• AndarLucia

Mañana, mañana, the best medicine

One of the first concepts that we took with us from the Netherlands about Andalusia was "mañana, mañana". According to Dutch people who wanted to give us good advice, that was the most important thing to take into account.

Because we were ready for living more "by the moment", that didn't seem like a problem to us.



What "mañana, mañana" meant quickly became clear in those early weeks. When opening and arranging a bank account, the turnaround time appeared to be about three months. Everything went wrong. The bank branch has three employees. After we had waited in a row at least an hour three times a week, the bank manager took over himself. We were invited to his office, he apologized many times and in his best English he tried to reassure us: "no worries". After three months however, we did start to develop "worries", all the more so because there was now an increasing fine due to some "incorrect bank code". During another visit at the office, the director invited us for breakfast. At ten o'clock there is always breakfast and after all it was 5 to ten already. It was very nice in the cafe. A few weeks later our fine was neatly refunded. When our friendly bank manager turned out to be at home with a burnout, and the misery started again, we opened an account with the green Triodos bank. Fortunately, they have a large office in Granada where an English-speaking lady occupies the desk.


In short, "mañana, mañana" became a bit too much for us after three months, but the kindness of "our director" was a welcome experience.


This happens more often here. This week we went out for paint. It had to be mineral and organic. That was not so easyto find, but after spending a few mornings at the ferreteria, employee and now friend JuanJo had a good solution. We gave the green light and the representative was immediately called for some samples. The next day we received a text from JuanJo that the representative would be in the ferreteria the next morning already. That promised to get a hopeful follow-up without too much "mañana, mañana". The next morning we went back to the ferreteria. We tried to get our questions answered as well as possible. We tried in English, Spanish, via the Internet and with our heart. We asked if we could bring the color swatch to view the color in the house. That was not possible. But… the representative would come along with us for a while. That "while" was 40 km to our house and 40 km back. We arrived at the house in the blazing sun. Pablo’s construction team was there too. That made communication a little easier because Pablo's English is progressing at a great pace. Colors and different paints were selected and after two days we would be able to collect the samples. We thought. When we arrived at the ferreteria it turned out that JuanJo still had a question. We are stillawaiting the samples.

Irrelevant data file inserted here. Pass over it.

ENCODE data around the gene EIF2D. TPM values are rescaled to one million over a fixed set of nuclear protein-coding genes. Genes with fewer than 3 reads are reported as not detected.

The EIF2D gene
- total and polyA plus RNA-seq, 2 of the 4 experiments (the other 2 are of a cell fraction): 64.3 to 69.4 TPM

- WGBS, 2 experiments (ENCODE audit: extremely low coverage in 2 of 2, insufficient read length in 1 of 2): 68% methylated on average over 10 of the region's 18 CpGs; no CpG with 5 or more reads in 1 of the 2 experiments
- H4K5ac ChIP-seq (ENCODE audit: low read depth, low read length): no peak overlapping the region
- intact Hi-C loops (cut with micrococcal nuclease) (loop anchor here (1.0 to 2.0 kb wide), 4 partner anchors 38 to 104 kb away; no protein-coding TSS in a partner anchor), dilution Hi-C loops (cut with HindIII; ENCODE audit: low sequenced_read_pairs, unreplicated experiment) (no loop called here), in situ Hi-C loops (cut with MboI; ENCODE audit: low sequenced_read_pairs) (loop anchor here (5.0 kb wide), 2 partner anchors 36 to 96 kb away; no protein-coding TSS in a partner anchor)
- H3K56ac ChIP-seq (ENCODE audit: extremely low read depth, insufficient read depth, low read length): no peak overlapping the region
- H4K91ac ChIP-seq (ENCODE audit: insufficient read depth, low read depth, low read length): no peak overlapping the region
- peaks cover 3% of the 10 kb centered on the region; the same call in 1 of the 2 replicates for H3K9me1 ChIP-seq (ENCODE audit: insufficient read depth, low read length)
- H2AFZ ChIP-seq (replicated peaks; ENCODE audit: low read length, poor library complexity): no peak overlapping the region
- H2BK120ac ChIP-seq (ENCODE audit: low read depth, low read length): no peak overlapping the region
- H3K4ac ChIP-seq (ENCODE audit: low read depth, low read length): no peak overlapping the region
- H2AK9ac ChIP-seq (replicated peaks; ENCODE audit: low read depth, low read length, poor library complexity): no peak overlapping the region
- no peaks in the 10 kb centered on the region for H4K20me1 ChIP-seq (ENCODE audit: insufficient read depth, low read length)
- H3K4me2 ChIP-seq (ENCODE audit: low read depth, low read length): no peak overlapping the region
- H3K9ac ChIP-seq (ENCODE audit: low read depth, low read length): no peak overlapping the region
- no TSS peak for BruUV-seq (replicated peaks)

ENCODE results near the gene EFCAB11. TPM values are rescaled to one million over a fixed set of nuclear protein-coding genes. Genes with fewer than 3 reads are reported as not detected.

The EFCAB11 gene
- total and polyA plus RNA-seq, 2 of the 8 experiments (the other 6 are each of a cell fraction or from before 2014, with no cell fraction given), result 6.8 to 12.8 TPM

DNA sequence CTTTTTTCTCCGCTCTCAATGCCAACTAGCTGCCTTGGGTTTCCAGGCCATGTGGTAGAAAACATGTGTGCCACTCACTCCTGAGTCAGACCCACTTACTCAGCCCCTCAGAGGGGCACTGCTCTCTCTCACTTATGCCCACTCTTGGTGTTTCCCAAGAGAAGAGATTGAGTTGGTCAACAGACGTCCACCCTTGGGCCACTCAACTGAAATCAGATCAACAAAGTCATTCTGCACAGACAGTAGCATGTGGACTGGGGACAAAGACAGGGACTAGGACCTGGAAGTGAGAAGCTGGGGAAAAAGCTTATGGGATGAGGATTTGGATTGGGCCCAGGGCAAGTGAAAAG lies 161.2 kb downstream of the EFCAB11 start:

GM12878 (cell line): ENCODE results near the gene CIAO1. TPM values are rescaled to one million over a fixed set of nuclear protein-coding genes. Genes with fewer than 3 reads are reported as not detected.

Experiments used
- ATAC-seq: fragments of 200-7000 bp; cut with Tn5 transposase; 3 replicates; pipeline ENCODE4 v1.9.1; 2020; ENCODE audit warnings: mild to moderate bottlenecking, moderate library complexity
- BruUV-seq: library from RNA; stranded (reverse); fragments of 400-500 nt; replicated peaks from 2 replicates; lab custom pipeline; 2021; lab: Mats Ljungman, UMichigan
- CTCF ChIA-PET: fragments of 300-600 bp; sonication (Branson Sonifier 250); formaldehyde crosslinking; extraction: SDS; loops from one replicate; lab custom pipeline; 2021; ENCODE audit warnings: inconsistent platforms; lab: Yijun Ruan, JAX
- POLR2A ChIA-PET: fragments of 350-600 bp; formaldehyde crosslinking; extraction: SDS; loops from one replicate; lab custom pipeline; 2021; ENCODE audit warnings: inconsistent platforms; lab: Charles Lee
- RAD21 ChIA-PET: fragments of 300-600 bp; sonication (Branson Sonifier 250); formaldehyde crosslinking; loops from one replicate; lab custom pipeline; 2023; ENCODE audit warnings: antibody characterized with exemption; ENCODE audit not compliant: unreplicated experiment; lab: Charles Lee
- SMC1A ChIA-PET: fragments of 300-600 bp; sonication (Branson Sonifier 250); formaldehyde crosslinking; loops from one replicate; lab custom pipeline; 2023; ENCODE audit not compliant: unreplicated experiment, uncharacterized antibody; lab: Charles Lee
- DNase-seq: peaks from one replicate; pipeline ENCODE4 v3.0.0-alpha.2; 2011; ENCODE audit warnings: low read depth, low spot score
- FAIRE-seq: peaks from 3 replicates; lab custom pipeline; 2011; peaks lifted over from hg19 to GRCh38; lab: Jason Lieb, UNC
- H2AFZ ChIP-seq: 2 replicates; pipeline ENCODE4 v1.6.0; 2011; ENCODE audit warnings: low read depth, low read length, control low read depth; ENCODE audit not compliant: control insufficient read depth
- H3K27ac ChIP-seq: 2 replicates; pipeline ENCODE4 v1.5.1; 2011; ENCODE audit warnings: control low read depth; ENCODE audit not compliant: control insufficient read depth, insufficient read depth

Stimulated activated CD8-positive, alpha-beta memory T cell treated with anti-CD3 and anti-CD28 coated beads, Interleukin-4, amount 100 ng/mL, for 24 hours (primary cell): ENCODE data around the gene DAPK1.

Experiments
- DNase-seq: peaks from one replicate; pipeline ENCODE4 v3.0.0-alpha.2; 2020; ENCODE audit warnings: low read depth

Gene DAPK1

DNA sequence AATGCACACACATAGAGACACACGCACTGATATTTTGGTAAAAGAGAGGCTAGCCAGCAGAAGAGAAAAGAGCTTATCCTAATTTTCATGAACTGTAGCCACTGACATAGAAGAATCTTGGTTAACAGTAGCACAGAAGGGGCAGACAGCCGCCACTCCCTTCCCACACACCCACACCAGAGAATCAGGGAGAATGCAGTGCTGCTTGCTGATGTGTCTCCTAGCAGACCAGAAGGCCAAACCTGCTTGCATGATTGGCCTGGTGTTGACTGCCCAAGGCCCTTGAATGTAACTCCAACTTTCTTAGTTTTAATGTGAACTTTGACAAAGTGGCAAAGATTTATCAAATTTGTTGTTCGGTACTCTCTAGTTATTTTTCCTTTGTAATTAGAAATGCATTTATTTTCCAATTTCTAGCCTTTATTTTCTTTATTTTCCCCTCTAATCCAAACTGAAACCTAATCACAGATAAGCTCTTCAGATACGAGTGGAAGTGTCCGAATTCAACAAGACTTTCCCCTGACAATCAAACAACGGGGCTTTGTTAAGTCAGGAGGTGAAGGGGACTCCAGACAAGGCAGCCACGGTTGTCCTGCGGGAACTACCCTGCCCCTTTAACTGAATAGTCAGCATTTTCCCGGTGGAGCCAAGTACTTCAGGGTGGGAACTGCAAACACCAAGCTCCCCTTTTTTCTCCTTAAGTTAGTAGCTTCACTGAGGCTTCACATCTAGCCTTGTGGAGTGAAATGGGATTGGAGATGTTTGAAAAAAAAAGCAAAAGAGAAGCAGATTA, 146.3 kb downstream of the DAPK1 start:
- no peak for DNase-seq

This morning we came home to our rental house after shopping. There was a knock on the door (most Spanish houses don't have a bell) and I always hope that “Sinterklaas” is on the sidewalk with gifts. This time it was the mail with a package. I had ordered a few things, but at the address in Restábal. Maybe a present from the good Saint after all, I thought. But no; when the carrier did not find us in Restábal, he remembered that I had told him earlier that we are currently renting a house in Melegis. "I'll just try and make a detour," he said, laughing.

After a chat he also wanted one of the kittens, which we have to provide again with a home. One of the stray cats has once again chosen our site as "her place" and she is also pregnant. The delivery driver was probably a little behind schedule. But he did have a satisfied customer and we had a nice chat. Social cohesion here is still more important than astressful planning.


Mañana, mañana. The best medicine for burnout.

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